|Behavior/Item: Electric Guitar|
– Maple or mahogany, and fretboards are typically made from maple, rosewood, and, occasionally, ebony. High-end electric guitars sometimes have one-piece wooden bodies, but many guitars are made from several pieces of the same wood species glued together.
– A nickel/steel alloy string has a slightly more subdued sound than a pure steel string, with steel typically being brighter. The two main types of electric guitar strings have windings made from nickel/steel alloy or pure stainless steel.
– The usual guitar paints are lacquer paints (hard paints) made from polyester, polyurethane and nitrocellulose because these continue to cure over time, are durable and enhance the guitar’s sound. Nitrocellulose paint is known as a lacquer, and it is a hard paint that has long been used on musical instruments.
– Wood is selected, inspected, and processed to be made into bodies, necks and fingerboards. Sometimes it must be cured first in a conventional or vacuum kiln to maximize its stability. Curing can take as long as a week, and it relieves stress and wetness. The wood that will be made into a body is loaded onto a scissors lift and transferred to a conveyor where it is planed on both sides. It then moves down to the cut-off saw worker, who cuts the wood to size. From there, the wood is sent to a machine called a KOMO, a computer-controlled router that drills weight relief holes to make the wood lighter. The machine also cuts a channel in the wood where wire will eventually be placed.
– The wood then goes back into the rough mill, where it will have a maple top and mahogany back glued on in a glue mill under 900 lb (408 kg) of pressure. It is then placed on a glue wheel to dry for four hours. Up to this point, the wood is a square block. When dry, it is ready to be shaped. It is sent back to the KOMO, which is programmed to cut the periphery into the desired shape. The KOMO also routs the back electronic pockets.
– The body then goes to the body line for its final shaping. First, a worker sands the body by hand with sandpaper, then it undergoes a process called “rabbeting.” Rabbeting involves first making a machine cut that will accommodate the binding that the body needs. The worker maneuvers the body while the machine makes the cut. The body then moves down the line to the binding station. The worker takes the binding material, drenches it in glue by pulling it through a glue box, then wraps it around the rabbet cut made in the body. The worker then ties the body completely with rope to hold the glued binding material in place. Then the body is hung overnight to dry.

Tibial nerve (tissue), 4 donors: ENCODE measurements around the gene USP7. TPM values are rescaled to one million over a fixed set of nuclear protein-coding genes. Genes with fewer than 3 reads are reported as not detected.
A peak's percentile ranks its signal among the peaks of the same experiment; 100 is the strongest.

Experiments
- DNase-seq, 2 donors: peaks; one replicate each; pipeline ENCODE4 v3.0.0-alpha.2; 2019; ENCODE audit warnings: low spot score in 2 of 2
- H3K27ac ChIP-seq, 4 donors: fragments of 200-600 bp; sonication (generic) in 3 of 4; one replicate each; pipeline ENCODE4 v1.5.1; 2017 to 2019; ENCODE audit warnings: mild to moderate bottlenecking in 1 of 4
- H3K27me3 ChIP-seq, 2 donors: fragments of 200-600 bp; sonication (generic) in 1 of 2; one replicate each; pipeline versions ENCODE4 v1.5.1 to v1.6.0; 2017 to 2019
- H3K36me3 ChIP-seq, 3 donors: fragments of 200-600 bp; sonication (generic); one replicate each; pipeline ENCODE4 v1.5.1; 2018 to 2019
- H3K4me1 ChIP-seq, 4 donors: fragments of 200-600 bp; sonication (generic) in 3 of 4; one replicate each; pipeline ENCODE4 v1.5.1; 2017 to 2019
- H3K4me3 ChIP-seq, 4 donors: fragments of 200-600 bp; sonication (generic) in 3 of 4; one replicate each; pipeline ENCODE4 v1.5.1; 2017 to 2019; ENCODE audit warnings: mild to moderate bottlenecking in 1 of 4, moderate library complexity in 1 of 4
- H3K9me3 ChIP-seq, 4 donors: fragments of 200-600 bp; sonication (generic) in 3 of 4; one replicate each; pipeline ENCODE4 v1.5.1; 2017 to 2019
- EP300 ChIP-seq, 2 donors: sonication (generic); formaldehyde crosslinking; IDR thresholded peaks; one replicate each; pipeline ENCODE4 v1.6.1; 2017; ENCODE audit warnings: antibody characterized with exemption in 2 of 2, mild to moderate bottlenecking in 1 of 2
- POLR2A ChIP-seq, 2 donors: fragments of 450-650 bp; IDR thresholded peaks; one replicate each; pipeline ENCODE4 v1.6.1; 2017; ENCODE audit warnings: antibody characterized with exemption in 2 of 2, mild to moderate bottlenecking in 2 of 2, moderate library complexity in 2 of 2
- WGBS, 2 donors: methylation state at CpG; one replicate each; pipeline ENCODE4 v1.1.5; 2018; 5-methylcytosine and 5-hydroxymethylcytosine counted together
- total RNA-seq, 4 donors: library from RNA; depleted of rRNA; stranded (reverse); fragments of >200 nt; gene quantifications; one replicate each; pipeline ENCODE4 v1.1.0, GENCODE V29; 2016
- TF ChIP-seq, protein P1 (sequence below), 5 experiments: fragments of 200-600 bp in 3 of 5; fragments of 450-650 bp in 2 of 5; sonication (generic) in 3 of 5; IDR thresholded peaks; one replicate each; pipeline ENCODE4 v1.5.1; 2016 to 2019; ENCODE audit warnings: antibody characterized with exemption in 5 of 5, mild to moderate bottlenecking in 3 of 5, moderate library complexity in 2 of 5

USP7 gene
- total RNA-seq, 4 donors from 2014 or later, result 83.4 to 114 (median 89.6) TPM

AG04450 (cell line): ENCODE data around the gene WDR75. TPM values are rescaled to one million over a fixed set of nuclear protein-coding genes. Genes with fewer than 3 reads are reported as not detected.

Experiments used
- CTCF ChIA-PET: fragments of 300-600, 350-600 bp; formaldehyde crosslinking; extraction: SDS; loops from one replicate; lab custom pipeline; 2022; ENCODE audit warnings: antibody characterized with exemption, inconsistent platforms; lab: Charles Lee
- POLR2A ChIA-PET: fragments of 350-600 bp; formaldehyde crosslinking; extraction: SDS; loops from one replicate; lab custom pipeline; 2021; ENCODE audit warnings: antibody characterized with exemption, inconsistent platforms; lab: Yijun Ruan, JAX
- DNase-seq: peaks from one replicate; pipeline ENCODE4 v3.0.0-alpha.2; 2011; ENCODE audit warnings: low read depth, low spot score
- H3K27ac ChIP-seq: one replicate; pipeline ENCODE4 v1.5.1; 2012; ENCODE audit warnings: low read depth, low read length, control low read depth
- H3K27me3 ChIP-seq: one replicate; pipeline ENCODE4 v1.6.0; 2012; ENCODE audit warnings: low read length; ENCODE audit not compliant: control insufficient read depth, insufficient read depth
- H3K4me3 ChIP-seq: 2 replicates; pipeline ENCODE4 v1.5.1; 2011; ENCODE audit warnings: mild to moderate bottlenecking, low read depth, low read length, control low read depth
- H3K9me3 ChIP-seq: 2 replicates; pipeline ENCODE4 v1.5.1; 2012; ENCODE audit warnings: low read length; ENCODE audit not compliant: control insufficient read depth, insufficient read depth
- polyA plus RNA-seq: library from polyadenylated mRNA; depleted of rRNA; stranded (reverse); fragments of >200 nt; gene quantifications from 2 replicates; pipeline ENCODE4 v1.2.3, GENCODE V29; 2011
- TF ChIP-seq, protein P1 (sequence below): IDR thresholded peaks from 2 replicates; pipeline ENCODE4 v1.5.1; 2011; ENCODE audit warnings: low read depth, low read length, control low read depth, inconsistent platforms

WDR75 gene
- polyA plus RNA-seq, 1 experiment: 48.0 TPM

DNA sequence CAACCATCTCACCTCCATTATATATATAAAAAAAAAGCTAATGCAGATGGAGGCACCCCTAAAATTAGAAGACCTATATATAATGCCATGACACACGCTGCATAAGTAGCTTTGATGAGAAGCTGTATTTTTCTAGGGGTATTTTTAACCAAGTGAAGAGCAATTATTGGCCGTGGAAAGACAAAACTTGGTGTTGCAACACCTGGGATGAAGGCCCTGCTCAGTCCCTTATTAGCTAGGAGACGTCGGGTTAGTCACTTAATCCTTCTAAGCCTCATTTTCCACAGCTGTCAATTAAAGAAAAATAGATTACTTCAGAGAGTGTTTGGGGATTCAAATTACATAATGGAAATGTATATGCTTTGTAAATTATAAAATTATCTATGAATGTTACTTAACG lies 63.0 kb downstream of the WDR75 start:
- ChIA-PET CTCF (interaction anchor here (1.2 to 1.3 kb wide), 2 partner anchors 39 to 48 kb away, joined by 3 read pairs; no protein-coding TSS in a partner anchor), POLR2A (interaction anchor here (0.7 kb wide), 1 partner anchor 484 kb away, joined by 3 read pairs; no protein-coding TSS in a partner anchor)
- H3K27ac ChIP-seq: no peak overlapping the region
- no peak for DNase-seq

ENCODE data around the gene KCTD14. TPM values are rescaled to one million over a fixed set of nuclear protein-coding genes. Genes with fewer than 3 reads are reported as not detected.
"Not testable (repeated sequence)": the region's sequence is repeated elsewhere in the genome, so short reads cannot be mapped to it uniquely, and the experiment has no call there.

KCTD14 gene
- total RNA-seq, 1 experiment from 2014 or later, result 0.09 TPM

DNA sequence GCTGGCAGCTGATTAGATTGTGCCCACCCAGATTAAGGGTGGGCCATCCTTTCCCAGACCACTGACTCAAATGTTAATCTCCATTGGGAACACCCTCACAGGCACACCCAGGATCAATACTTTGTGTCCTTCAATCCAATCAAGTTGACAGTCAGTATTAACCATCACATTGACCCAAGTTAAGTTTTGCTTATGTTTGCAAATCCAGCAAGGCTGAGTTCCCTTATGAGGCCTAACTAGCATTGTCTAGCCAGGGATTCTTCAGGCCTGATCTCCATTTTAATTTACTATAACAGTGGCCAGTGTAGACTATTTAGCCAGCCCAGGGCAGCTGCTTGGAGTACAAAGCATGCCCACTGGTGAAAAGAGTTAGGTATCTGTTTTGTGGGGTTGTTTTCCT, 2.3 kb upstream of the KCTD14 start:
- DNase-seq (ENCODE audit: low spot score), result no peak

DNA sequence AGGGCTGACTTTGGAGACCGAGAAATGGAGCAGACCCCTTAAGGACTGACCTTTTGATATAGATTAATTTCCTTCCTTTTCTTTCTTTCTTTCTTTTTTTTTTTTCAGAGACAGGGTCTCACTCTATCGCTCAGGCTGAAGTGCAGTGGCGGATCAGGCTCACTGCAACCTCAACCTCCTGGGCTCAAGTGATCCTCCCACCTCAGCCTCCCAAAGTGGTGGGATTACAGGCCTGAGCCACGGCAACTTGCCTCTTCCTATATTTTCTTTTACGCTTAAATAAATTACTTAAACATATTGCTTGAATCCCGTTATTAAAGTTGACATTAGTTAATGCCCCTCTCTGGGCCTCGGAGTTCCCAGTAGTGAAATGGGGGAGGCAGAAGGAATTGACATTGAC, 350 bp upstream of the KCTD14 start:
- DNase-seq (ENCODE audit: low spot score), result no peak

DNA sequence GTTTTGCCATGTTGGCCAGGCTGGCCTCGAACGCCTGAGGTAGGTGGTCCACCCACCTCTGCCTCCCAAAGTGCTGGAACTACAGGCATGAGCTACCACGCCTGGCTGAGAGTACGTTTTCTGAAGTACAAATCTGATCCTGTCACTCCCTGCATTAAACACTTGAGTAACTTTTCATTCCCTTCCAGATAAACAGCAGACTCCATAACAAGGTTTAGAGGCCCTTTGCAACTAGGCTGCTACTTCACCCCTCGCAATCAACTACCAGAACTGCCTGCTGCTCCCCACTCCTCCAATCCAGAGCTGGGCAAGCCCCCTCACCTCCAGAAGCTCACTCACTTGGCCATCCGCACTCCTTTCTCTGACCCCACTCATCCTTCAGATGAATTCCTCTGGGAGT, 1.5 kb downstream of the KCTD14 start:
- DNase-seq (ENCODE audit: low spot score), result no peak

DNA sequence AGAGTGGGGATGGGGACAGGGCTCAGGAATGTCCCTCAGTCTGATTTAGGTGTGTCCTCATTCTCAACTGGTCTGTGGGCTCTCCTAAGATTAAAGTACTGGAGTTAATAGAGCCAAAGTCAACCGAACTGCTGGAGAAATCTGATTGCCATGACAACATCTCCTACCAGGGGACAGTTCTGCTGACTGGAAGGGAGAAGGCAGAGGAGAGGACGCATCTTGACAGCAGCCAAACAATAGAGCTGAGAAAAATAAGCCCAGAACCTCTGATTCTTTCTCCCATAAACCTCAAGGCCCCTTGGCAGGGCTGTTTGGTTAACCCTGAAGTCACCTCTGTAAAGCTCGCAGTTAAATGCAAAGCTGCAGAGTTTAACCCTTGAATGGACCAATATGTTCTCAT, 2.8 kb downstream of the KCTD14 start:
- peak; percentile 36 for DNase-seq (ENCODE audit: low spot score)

– A guitar in a case will run you somewhere between $100 to $150 to ship. Yes, it will cost that much. A guitar shipped in a gig bag will be around $75 to $90. Obviously, this varies dependent on how far it must ship.
– If you’re flying a commuter plane, your guitar is most likely going in the hold (unless you can talk the attendants into letting you take up the whole coat closet); but if it’s a bigger plane, there’s a chance you can take it on as a carry-on item. They must fit their carry-on items around your guitar.
– The power consumption is always much higher than the power output. In this case the output power is 85 watts RMS and the power consumption are 260 watts.
– An electric guitar is a guitar that uses one or more pickups to convert the vibration of its strings into electrical signals.
– Typical costs: A basic electric guitar with amplifier and cord starts around $200-$400 for a beginner’s outfit; a better-quality kit can run $500-$2,000, and high-end electric guitars are $2,000-$5,000 or more for the instrument alone
Use color and/or symbols to identify the impacted sphere(s) for information above.
|Connections Between Effects
e.g. if your behaviour is “paper use” and you identified deforestation as an effect on the biosphere, you could also connect deforestation to soil erosion in the lithosphere
– Consumption and the cost how much electricity you use. Electric guitar uses 260 watts per hour and that energy cost 246.74 per year.
How can you reduce the negative effects of your chosen behaviour?
|Small scale solutions (personal):
– I would rather use acoustic guitar since they don’t use electricity
– Maybe make your own guitar by using cardboard boxes and rubber bands. That way you don’t use trees/wood and all kinds of raw material.
|Large scale solutions (policy/government/law):|
“What are Electric guitars made of”
“What are electric guitar strings made of”
“What are Electric guitar paints made of”
“How electric guitar manufacturing”